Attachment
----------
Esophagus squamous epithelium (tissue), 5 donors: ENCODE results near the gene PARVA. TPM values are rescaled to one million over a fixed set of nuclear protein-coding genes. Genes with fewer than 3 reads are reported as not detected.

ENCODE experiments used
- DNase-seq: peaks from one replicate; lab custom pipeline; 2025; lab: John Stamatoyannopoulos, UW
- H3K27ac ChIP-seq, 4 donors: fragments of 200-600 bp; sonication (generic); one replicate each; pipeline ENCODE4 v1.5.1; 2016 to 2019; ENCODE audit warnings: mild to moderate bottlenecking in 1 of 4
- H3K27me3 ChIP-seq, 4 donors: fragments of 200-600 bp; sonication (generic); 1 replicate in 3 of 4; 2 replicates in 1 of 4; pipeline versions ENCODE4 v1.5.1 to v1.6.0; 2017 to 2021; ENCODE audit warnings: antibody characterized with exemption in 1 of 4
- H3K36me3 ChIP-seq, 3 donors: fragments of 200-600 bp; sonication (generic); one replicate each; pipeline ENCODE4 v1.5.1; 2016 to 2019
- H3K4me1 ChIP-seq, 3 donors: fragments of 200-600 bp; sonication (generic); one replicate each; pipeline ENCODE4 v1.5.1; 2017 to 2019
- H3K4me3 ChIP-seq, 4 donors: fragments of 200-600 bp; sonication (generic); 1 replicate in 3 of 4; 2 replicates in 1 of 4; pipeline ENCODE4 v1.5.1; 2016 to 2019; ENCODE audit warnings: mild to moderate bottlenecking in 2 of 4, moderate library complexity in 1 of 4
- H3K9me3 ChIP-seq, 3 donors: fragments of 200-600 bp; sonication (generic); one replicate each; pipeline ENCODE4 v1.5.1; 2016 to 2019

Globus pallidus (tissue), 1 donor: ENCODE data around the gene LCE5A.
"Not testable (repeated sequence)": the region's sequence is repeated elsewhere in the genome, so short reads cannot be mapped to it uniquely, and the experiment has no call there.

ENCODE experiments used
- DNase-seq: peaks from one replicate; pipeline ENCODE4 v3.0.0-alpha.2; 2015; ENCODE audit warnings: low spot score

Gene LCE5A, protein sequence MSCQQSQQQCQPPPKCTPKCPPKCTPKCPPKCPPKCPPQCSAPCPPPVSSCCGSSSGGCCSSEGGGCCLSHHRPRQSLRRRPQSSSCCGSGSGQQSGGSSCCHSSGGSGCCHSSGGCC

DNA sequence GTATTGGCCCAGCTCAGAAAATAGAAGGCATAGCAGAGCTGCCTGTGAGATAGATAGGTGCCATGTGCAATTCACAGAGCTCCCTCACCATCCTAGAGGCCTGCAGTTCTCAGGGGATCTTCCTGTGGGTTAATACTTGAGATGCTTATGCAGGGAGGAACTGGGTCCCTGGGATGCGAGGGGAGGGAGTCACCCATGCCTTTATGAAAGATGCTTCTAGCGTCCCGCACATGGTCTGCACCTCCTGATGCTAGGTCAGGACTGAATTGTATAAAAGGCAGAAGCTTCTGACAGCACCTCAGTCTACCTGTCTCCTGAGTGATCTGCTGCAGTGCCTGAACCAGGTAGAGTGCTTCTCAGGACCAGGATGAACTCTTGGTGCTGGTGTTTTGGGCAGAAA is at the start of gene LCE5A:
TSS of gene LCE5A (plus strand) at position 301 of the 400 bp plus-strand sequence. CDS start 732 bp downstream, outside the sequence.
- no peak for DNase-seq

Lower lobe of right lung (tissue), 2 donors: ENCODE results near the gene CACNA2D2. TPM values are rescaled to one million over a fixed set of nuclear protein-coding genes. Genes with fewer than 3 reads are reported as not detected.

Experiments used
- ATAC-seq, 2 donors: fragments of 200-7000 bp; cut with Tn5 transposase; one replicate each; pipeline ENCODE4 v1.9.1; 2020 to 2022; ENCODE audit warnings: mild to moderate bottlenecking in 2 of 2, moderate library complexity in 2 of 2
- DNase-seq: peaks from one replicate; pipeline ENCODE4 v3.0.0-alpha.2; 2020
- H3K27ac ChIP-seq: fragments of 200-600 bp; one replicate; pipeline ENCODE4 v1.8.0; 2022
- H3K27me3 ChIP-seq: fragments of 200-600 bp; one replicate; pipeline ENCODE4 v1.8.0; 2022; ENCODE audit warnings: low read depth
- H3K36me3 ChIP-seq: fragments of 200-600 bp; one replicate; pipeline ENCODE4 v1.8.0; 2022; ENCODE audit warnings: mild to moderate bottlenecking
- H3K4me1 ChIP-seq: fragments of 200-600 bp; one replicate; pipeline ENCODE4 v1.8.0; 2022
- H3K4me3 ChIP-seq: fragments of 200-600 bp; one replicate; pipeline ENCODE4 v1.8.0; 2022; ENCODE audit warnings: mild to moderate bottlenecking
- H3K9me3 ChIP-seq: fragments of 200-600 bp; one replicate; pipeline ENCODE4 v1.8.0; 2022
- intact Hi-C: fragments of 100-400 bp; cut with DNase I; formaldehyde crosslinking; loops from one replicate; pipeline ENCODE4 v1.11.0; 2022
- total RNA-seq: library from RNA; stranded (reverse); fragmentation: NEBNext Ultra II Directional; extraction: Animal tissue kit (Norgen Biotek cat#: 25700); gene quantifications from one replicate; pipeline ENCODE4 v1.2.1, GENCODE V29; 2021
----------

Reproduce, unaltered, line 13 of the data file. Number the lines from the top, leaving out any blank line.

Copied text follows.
- DNase-seq: peaks from one replicate; pipeline ENCODE4 v3.0.0-alpha.2; 2015; ENCODE audit warnings: low spot score